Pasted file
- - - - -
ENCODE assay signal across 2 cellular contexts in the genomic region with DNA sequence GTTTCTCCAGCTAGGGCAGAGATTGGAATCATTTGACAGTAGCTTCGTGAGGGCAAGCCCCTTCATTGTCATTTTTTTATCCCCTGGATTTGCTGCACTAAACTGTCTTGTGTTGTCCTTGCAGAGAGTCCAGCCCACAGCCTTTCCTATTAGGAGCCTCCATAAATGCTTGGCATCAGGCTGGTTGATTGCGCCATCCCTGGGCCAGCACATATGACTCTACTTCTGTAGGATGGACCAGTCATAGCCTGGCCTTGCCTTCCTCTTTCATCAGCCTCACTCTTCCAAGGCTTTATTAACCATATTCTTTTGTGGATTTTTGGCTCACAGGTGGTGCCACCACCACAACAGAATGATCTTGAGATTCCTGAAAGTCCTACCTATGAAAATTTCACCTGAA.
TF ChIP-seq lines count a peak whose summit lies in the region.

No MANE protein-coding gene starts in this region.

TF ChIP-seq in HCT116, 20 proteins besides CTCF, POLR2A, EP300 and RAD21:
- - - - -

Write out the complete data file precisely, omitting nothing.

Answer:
ENCODE assay signal across 2 cellular contexts in the genomic region with DNA sequence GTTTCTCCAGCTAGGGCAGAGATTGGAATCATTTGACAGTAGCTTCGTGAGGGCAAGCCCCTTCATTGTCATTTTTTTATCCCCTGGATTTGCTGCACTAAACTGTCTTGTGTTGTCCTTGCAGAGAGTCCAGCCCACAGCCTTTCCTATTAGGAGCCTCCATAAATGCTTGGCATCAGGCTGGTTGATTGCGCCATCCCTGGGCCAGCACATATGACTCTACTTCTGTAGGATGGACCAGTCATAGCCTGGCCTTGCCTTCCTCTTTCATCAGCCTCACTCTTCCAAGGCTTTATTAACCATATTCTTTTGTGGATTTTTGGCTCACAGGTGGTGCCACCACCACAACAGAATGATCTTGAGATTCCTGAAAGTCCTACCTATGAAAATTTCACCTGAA.
TF ChIP-seq lines count a peak whose summit lies in the region.

No MANE protein-coding gene starts in this region.

TF ChIP-seq in HCT116, 20 proteins besides CTCF, POLR2A, EP300 and RAD21: